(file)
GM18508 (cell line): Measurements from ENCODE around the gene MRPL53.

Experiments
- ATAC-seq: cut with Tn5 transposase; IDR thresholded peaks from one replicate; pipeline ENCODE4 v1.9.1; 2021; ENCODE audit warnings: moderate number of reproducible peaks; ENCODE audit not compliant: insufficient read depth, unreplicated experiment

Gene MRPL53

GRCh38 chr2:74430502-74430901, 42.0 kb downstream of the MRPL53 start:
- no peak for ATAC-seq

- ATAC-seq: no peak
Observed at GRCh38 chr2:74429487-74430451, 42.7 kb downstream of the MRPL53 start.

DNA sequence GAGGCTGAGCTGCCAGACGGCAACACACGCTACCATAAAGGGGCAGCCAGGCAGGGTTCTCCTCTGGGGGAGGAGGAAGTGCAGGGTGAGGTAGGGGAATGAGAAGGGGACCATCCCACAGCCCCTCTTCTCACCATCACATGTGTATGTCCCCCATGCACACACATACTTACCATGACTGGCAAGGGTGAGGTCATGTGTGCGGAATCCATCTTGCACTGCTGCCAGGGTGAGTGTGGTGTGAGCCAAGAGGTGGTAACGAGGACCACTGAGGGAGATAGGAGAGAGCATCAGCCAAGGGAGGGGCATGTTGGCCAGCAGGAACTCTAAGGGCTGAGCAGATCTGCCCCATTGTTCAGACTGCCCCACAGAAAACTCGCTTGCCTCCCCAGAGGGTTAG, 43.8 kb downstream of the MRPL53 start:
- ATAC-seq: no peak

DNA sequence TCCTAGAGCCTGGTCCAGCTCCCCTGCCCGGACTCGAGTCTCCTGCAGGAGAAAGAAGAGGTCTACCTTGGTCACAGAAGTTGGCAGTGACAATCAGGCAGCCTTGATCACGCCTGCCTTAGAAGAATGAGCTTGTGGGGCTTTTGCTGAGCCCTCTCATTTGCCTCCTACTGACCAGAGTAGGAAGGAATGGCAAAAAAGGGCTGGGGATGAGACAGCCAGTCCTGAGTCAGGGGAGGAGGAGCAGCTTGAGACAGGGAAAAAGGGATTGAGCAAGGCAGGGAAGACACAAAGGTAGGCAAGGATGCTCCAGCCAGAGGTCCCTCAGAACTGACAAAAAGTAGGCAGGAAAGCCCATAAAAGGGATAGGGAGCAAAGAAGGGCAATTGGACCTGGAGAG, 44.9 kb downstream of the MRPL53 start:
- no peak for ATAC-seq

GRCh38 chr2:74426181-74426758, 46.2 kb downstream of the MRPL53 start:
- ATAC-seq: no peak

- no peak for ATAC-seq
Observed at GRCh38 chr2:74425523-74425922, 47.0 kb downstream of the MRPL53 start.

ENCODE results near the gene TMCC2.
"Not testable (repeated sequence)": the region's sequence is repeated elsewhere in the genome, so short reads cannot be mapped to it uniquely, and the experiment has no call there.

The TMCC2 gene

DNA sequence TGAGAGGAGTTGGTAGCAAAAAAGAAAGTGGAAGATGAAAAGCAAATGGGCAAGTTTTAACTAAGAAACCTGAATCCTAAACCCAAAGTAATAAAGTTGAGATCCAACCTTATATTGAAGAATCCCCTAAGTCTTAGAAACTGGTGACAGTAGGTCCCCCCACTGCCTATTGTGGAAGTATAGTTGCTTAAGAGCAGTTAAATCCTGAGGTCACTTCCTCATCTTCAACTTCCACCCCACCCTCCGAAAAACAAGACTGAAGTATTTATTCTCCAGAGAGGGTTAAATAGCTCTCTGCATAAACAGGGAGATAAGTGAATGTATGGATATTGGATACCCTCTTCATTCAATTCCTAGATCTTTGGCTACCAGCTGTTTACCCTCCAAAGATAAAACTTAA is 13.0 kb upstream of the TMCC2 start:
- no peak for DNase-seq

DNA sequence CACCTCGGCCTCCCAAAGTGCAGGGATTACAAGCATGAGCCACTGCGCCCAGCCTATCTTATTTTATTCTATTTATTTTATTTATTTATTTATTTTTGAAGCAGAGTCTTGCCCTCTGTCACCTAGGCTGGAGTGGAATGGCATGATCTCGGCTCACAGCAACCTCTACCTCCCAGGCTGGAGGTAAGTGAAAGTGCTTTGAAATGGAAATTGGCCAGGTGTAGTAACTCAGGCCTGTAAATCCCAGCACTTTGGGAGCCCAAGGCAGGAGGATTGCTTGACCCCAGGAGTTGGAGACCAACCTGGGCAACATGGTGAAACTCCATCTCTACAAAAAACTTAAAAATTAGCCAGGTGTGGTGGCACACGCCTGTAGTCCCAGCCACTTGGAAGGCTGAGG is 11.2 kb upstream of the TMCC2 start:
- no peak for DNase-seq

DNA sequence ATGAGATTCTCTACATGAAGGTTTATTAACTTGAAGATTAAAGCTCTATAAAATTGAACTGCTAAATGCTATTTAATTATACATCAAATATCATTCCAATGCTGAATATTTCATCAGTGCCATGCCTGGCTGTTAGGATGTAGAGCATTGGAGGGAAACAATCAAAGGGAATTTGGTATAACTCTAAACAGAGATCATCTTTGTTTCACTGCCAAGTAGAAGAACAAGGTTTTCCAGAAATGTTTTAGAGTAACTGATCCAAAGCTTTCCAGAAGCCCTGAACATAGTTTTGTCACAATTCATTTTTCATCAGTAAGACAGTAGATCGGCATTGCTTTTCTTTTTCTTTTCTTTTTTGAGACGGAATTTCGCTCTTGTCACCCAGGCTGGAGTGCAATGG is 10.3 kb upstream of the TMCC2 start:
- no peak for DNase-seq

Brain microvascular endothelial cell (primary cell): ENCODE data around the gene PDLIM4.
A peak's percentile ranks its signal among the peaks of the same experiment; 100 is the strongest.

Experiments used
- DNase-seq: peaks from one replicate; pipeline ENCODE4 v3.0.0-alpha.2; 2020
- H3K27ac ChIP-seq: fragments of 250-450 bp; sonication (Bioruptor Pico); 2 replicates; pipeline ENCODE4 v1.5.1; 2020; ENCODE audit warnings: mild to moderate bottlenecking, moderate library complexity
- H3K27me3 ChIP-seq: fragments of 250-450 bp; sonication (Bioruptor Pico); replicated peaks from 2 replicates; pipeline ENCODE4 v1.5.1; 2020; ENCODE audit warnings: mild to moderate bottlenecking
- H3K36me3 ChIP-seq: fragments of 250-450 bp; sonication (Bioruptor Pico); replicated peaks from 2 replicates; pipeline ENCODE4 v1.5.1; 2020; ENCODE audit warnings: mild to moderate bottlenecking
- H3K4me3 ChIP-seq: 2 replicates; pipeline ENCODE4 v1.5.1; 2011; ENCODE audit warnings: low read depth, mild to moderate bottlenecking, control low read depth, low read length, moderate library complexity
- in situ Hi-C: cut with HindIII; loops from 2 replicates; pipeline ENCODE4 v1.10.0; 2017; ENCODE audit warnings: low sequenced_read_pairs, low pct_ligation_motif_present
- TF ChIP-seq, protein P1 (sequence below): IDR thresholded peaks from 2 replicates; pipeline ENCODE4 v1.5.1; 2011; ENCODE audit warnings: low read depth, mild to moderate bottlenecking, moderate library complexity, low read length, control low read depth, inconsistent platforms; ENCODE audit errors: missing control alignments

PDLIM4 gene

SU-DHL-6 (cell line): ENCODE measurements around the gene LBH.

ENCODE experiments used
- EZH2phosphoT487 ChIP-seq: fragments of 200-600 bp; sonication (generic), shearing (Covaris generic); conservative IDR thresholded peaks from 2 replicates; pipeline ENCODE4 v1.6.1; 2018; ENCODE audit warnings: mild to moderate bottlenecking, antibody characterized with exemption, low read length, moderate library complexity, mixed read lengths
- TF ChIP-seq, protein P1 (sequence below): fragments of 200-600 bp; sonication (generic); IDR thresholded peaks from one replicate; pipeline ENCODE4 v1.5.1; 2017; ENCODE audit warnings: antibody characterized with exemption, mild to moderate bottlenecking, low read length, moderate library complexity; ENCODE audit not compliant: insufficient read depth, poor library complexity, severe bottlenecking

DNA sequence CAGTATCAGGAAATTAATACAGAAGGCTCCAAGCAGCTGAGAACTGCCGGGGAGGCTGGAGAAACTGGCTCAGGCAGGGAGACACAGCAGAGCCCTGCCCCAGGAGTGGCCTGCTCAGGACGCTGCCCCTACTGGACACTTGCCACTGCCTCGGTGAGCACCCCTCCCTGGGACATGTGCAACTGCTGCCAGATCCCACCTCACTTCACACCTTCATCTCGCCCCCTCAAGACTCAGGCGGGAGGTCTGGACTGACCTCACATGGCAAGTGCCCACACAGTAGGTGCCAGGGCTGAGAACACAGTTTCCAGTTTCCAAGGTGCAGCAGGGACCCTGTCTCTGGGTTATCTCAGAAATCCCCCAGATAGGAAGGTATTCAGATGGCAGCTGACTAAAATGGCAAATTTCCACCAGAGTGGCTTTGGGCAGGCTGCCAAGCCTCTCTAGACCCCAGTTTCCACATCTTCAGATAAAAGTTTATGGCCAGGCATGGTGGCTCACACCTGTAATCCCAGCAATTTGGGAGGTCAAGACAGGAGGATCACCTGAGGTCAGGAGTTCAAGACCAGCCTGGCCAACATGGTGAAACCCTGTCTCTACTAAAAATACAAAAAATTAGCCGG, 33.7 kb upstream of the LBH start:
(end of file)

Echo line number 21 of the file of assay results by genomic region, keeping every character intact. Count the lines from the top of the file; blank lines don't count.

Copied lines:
- no peak for DNase-seq